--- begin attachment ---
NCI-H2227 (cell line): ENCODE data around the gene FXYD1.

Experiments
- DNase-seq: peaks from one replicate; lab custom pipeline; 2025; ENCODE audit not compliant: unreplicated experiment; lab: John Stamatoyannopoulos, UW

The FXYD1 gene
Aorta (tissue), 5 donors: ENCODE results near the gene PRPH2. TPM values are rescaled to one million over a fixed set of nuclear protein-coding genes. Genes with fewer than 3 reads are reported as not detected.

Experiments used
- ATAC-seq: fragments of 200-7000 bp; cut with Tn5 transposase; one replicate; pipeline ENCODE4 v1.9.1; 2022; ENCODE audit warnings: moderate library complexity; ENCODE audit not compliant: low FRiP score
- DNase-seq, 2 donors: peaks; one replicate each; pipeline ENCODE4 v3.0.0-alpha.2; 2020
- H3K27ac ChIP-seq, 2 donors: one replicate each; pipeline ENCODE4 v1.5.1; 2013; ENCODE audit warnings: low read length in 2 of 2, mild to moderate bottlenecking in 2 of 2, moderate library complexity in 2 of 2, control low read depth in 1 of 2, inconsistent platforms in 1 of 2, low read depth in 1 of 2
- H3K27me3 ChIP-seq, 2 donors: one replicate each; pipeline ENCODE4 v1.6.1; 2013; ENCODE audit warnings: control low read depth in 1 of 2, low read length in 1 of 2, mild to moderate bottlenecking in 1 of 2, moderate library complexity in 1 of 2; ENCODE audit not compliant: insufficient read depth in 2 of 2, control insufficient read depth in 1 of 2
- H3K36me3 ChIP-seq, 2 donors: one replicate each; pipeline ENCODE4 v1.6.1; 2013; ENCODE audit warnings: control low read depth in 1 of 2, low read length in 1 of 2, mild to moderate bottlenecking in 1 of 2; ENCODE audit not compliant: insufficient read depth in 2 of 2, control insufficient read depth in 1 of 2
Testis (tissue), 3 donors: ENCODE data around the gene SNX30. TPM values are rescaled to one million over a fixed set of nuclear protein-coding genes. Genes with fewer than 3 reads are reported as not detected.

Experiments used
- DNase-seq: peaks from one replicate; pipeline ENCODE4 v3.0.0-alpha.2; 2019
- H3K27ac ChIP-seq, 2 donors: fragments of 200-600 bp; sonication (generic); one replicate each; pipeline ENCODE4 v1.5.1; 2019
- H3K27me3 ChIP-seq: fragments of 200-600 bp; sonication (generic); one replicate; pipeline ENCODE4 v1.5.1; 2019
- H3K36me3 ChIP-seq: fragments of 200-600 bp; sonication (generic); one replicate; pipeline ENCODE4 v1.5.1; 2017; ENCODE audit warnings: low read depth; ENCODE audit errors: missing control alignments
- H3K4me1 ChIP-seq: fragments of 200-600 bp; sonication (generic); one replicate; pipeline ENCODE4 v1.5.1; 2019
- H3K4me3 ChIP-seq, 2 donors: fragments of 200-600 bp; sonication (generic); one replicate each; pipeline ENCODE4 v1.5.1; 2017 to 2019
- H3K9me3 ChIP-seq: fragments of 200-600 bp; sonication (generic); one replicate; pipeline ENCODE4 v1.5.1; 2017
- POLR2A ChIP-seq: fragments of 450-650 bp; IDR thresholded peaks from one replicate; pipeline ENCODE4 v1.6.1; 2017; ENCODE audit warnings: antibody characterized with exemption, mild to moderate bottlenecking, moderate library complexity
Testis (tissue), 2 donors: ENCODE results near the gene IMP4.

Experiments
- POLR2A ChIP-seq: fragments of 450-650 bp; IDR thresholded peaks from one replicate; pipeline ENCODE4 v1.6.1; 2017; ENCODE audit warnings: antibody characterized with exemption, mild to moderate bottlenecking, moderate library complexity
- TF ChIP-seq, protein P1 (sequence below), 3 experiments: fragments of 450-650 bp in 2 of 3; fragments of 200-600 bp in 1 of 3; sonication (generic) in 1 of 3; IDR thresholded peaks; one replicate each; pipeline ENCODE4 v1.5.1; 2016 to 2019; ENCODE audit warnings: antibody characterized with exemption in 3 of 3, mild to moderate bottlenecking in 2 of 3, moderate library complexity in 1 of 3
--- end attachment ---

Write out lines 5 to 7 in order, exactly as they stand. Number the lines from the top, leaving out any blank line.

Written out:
Aorta (tissue), 5 donors: ENCODE results near the gene PRPH2. TPM values are rescaled to one million over a fixed set of nuclear protein-coding genes. Genes with fewer than 3 reads are reported as not detected.

Experiments used
- ATAC-seq: fragments of 200-7000 bp; cut with Tn5 transposase; one replicate; pipeline ENCODE4 v1.9.1; 2022; ENCODE audit warnings: moderate library complexity; ENCODE audit not compliant: low FRiP score